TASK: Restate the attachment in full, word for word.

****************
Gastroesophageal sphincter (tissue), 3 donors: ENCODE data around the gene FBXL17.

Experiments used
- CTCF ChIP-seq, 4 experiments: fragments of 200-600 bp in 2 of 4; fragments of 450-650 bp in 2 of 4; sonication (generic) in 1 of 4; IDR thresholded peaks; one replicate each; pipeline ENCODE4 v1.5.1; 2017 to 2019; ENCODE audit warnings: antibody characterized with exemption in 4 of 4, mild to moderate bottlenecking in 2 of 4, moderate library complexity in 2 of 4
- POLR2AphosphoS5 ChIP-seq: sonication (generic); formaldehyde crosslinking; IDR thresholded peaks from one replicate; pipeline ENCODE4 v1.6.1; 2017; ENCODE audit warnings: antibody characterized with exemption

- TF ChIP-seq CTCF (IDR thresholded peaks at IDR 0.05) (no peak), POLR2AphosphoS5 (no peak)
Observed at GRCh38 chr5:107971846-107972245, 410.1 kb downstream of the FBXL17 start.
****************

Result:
Gastroesophageal sphincter (tissue), 3 donors: ENCODE data around the gene FBXL17.

Experiments used
- CTCF ChIP-seq, 4 experiments: fragments of 200-600 bp in 2 of 4; fragments of 450-650 bp in 2 of 4; sonication (generic) in 1 of 4; IDR thresholded peaks; one replicate each; pipeline ENCODE4 v1.5.1; 2017 to 2019; ENCODE audit warnings: antibody characterized with exemption in 4 of 4, mild to moderate bottlenecking in 2 of 4, moderate library complexity in 2 of 4
- POLR2AphosphoS5 ChIP-seq: sonication (generic); formaldehyde crosslinking; IDR thresholded peaks from one replicate; pipeline ENCODE4 v1.6.1; 2017; ENCODE audit warnings: antibody characterized with exemption

- TF ChIP-seq CTCF (IDR thresholded peaks at IDR 0.05) (no peak), POLR2AphosphoS5 (no peak)
Observed at GRCh38 chr5:107971846-107972245, 410.1 kb downstream of the FBXL17 start.